Sunday, June 08, 2008

I was at an opening ceremony last weekend at Maiweyni School for the toilet VSO has funded. All the families in the area were there: children, mothers and fathers. When we went to look at the toilet, the men came first and crowded into the toilet building, while the woreda head did his speech. Then we filed out and into a classroom, while the women trailing behind us went in to look at the toilet. In the classroom, the men and I were treated to more speeches and explanations of teaching aids. Just before two children were about to present a dialogue, I whispered to one of the woreda heads that perhaps we could invite the women in to see the dialogue… and it was done. Someone went out, told the women to come in, the men shifted over, and there was space enough for everyone. I don’t know whether it’s more or less disturbing that there was no reason for excluding the women. They were simply an afterthought, not important enough to be included. Women and men are often separate, and more so in the rural areas than in the town. While gender is an issue, class is very much an issue too. As women and men become more educated they don’t put up with this. Or at least not quite as much. My friend Mehari – a man – did a full coffee ceremony for me the other day, and had to withstand a lot of ridicule from both male and female friends for doing so. A lot of men wouldn’t do it at all, and although some men in the town have some token involvement with their children, there are still a lot of lines that people won’t cross. Men DO NOT make injera is a big line that I’ve never yet seen crossed. And the idea of hiring a man to teach in the Kindergarten – not popular!

It’s hard to believe that I’ll be leaving my life here in Adwa in 21 days. There’s still so much to do: meet with Cluster committee and supervisors to finish developing the annual plan for next year (I won’t be here!); visit the schools that have constructed toilets with VSO funding; hire new assistants for the Inclusive Kindergarten (all the current staff is staying on, but since we’re adding a class to KG1 and KG2, we’re adding staff) and register children; write reports for everything under the sun; sort out two years of accumulated stuff in my office and my house, and pack!

There have been regular power failures across Ethiopia 2 to 3 days a week for the past several months, which makes it a bit hard to get things done. This is the result of drought causing low water levels so that insufficient hydroelectricity can be produced. So power outages are rotated across the country so that every town (or place that has electricity) has it for a few days a week. This is quite difficult for businesses that rely on electricity, such as the nearby textile factory. It’s also difficult for small cafes and restaurants and internet providers. In Addis some cafes are using generators, which means added costs. And the replacement of a carbon neutral energy source with a carbon-spewing one! Others have no choice but to lose business. Here, the generator option is fortunately less available.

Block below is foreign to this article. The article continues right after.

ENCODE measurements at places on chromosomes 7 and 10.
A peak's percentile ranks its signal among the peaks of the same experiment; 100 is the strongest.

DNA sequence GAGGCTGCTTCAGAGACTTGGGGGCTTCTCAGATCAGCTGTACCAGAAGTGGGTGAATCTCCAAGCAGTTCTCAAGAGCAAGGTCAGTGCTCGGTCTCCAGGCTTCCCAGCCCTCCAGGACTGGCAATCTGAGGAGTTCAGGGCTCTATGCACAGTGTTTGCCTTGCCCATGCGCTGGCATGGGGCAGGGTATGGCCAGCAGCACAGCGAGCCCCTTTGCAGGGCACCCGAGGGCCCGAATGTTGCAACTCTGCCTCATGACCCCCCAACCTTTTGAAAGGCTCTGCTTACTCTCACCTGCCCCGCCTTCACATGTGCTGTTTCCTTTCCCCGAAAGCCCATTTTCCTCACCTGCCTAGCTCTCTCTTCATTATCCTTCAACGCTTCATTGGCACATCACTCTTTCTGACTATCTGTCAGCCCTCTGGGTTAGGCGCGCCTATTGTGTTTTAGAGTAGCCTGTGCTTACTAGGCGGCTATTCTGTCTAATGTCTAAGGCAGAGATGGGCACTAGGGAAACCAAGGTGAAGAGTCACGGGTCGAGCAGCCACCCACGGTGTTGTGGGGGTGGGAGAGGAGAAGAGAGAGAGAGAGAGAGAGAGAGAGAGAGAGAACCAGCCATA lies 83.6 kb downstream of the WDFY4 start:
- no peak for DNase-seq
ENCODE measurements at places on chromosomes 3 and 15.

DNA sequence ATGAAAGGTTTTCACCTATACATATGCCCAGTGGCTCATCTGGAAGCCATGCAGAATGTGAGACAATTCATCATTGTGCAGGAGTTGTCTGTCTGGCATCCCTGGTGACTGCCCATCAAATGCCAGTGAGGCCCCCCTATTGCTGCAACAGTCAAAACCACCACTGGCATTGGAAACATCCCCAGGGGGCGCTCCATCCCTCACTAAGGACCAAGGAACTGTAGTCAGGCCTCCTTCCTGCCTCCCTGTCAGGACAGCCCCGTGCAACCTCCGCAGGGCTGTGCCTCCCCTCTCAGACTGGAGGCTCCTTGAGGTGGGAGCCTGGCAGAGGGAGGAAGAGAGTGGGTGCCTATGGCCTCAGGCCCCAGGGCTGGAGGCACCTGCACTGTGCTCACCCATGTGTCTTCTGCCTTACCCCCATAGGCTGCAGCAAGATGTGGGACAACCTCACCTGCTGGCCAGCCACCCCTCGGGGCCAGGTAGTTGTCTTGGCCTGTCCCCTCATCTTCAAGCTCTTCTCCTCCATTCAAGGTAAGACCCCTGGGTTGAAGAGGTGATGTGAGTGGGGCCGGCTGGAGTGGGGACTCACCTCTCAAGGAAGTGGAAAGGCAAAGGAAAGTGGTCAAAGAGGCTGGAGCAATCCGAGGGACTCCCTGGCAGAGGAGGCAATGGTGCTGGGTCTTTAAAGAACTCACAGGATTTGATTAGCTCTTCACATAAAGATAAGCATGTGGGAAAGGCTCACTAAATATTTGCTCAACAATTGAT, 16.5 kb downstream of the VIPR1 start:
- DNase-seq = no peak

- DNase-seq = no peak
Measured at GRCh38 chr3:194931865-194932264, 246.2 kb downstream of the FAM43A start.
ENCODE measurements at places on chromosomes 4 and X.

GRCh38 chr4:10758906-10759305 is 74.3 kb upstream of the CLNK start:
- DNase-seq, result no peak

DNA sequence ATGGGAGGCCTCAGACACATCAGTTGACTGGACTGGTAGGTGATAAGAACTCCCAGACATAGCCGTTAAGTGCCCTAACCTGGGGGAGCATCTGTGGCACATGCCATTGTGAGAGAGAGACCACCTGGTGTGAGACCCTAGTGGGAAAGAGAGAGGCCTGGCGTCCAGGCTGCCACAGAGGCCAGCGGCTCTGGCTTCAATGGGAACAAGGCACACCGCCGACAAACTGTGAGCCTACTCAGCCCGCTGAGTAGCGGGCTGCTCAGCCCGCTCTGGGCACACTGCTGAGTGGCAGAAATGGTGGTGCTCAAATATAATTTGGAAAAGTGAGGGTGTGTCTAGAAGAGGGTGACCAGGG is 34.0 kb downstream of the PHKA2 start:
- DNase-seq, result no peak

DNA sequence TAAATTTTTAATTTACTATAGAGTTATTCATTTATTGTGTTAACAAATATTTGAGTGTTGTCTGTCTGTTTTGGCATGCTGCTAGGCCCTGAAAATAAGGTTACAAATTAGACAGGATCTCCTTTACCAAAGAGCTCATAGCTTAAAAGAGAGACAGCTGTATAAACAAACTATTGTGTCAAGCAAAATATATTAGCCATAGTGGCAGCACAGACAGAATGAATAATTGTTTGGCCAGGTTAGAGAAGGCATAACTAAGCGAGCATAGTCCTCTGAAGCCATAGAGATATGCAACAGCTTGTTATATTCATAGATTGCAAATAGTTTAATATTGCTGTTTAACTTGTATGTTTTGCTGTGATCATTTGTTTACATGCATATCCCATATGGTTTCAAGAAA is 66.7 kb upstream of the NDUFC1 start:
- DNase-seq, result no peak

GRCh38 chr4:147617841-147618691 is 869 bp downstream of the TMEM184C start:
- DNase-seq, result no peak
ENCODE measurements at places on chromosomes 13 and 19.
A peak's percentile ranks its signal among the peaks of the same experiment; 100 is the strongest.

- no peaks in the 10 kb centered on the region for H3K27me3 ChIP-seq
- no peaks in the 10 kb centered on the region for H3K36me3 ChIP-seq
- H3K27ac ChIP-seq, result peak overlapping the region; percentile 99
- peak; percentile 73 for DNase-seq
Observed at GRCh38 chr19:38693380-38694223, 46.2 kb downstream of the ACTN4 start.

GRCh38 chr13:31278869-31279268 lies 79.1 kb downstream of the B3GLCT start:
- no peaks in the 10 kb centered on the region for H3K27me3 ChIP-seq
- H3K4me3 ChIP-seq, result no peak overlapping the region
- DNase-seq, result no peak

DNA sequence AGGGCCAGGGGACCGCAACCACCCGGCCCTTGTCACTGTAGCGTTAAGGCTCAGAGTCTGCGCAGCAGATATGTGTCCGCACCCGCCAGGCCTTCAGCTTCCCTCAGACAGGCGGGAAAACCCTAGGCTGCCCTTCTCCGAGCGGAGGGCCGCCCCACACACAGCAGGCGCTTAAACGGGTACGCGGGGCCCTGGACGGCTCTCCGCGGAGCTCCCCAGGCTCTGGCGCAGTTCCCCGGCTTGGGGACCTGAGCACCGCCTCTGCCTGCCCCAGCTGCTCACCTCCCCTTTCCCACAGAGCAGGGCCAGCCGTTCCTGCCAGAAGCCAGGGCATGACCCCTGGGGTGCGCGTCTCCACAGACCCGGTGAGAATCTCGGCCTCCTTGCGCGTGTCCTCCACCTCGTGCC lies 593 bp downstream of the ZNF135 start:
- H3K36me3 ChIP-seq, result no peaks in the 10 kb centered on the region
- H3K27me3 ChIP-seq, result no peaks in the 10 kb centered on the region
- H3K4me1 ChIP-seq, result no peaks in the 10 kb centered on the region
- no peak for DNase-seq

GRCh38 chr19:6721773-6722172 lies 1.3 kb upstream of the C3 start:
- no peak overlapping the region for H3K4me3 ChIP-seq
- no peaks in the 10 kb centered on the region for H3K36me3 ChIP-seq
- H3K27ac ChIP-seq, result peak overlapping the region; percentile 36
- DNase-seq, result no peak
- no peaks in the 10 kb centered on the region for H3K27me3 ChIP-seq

The power outages are just part of the bigger drought problem (although we have had some rain recently, but not enough), and the resulting price increases across the country. Teff, the staple grain in most of Ethiopia, has almost tripled in price in the past year. This means that even in favoured Tigray, we’re seeing more women and children begging in Adwa, and fragile looking children in the rural areas. There are some foods, like flour, that you can’t buy at all. But in southern parts of Ethiopia, the situation is more severe.

See Ethiopians drink from cup of sorrow

Of course, the rapid increase in food prices is top of mind when I can see the impacts of it in front of me here. But it is also all over the internet and the media. As I get ready to go back to Toronto, one of the many things I wonder about is what it will be like to be aware of problems without being directly in them (at least to the limited extent that I am now), and how I’ll be able to make a contribution to this problem. The top priority in my mind is getting countries on board to seriously address climate change. It’s mind boggling to me why this is so difficult, especially when it’s increasingly apparent that petroleum based fuel is not going to be around forever.

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